Congress didn't get the debt-limit deal right. But its new 'super committee' has a crack at crafting the right package this fall.
Pablo Martinez Monsivais/AP/File
We shouldn't be surprised. The economy continues to face severe dual challenges: (1) a very slow recovery from an unusually bad recession, and (2) an unsustainable longer-term government budget outlook. If our policymakers had their act together and were making successful efforts to combat either one of these, progress with the other would follow. As it is, the lack of substantial policy progress that came out of the debt-limit talks means months – perhaps even years – of the threat of a continued downward spiral.
To be fair, it's not clear that policymakers could have done much better before the August debt ceiling deadline. It seems to take real crises to bring Americans together on difficult choices. The subsequent turmoil in the stock market may be just what we need to get us to focus on real compromise in time for Round 2 of the debt-limit deal.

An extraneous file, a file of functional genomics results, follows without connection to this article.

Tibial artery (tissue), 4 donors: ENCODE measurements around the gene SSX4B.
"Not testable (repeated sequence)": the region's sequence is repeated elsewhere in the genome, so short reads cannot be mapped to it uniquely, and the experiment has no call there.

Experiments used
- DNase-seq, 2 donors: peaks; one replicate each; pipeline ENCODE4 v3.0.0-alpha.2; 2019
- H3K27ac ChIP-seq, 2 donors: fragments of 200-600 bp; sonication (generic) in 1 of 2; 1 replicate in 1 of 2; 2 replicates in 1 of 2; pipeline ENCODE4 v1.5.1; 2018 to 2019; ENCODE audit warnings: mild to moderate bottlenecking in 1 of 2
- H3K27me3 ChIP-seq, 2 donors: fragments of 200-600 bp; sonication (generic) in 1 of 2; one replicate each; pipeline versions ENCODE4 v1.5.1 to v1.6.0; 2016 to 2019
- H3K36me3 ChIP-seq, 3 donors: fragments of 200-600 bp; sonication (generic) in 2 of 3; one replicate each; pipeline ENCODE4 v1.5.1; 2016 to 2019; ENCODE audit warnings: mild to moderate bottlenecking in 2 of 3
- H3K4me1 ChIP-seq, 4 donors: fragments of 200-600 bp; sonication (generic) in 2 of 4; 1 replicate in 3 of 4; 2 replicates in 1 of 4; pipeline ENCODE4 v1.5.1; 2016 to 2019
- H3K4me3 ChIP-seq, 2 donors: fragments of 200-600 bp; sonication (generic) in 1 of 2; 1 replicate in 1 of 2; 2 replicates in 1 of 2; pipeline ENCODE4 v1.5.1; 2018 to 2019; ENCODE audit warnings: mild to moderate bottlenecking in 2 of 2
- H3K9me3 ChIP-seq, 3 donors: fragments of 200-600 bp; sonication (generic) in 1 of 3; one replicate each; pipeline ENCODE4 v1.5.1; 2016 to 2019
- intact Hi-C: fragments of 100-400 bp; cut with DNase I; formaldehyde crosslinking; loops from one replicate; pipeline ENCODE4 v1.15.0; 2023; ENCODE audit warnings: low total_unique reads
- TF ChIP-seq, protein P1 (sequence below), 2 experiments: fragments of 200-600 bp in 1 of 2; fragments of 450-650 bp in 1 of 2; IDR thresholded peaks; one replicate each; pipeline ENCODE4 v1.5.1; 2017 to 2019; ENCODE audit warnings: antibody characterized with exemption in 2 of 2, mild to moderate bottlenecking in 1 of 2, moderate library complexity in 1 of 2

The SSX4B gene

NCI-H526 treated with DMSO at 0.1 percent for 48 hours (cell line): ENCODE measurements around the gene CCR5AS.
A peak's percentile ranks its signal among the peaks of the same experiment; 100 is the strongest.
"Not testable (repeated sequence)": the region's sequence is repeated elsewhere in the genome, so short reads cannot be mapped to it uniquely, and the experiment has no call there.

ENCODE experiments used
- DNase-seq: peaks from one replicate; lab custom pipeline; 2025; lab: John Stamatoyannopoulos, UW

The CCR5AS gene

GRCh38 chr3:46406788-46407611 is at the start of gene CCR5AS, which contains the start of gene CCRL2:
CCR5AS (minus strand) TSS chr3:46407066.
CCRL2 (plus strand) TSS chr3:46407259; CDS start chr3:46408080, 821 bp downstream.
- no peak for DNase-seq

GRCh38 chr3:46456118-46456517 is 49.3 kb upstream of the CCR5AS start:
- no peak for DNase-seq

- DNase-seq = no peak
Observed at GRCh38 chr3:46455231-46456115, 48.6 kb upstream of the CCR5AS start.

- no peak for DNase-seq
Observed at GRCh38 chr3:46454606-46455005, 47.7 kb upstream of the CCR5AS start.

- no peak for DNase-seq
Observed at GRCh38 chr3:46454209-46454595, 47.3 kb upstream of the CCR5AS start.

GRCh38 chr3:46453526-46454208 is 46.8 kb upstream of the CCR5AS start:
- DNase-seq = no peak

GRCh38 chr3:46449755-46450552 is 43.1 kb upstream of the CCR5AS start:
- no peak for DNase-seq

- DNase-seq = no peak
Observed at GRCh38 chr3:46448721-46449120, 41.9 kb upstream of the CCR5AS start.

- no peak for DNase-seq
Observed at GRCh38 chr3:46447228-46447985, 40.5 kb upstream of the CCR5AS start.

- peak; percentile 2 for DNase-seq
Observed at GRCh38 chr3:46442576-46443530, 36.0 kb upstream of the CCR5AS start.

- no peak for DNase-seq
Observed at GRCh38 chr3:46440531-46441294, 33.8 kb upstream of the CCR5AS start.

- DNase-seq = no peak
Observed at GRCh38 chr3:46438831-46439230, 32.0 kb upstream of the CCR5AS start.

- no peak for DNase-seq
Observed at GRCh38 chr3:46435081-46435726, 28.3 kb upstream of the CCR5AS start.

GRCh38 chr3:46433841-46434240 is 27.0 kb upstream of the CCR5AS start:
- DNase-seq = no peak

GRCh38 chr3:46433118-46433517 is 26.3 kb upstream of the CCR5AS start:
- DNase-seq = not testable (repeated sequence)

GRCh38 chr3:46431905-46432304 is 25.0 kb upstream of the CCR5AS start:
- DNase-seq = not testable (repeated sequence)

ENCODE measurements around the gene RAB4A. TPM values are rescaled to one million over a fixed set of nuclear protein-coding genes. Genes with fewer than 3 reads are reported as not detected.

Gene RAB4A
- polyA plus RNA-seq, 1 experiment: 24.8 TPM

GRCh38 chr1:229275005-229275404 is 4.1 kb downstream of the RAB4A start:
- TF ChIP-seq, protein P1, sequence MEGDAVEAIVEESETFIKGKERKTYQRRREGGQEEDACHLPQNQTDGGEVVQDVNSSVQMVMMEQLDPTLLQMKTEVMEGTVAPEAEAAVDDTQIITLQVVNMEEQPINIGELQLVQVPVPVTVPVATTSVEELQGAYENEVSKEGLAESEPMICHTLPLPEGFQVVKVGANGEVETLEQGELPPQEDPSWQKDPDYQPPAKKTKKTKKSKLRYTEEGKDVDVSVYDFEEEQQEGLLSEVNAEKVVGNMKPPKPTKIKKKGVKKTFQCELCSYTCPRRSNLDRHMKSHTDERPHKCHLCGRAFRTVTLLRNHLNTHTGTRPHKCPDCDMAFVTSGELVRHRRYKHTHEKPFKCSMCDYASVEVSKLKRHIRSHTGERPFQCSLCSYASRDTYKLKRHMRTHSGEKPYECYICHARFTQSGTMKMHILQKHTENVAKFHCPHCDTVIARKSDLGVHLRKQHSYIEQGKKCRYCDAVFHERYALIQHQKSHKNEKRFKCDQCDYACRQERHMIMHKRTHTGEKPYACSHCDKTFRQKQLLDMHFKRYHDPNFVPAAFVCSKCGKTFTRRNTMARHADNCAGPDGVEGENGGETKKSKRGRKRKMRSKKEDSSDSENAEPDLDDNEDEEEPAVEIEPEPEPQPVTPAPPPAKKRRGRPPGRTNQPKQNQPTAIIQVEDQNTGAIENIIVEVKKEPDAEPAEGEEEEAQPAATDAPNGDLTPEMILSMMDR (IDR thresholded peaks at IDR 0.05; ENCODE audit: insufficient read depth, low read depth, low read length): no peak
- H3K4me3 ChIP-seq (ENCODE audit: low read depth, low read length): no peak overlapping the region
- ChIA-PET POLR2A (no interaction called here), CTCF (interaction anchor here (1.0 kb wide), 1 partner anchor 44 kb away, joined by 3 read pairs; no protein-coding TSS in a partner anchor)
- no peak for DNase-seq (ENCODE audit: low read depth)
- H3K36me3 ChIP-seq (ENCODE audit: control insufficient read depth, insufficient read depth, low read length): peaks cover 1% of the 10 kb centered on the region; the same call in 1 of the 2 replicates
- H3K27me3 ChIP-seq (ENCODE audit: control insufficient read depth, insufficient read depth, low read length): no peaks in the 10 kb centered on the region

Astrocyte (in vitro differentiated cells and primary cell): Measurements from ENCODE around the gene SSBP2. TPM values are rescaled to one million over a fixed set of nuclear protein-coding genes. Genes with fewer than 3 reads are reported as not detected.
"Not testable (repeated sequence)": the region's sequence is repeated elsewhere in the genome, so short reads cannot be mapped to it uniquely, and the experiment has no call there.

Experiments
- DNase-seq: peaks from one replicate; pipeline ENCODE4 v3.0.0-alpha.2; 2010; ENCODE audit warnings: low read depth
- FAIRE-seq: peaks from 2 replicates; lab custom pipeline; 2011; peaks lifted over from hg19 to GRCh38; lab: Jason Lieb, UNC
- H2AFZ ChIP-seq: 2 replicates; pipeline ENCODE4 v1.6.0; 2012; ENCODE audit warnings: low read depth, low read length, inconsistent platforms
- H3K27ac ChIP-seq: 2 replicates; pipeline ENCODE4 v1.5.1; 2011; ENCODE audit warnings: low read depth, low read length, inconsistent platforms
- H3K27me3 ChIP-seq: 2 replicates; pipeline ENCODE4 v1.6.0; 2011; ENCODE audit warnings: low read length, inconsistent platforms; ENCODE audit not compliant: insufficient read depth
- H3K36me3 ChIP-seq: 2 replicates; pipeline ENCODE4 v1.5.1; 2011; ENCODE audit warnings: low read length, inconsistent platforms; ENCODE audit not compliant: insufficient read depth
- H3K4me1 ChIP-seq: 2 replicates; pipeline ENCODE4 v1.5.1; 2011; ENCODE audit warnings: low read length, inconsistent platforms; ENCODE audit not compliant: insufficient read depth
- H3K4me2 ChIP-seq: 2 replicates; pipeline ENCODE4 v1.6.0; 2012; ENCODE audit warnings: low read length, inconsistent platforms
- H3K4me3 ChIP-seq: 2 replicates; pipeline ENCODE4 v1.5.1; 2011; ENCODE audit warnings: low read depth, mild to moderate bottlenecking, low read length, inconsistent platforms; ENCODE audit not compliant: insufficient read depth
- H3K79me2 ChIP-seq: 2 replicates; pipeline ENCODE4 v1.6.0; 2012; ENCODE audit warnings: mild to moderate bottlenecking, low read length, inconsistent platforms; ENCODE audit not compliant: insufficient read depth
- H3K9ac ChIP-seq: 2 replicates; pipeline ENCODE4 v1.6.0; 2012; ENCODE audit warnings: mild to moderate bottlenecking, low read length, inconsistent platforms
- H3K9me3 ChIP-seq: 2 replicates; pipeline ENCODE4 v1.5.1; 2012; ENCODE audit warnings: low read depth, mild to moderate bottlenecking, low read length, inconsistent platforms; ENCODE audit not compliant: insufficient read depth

By Thanksgiving, the bipartisan "super committee" of sitting politicians appointed by congressional leaders will have the opportunity to become "superheroes" for America. All they have to do is come up with a package of fiscal policies that will pass Congress and reduce the deficit by another $1.5 trillion over 10 years.
Democrats are still reeling from Round 1 of the deal, which included no increase in tax revenues and relied instead on almost $1 trillion in cuts over 10 years from annually appropriated "discretionary" spending. To their chagrin, it also imposes more spending cuts and no revenue increases if a majority of the super committee fails to come up with a passable plan. But the committee has no such constraints as it takes up Round 2.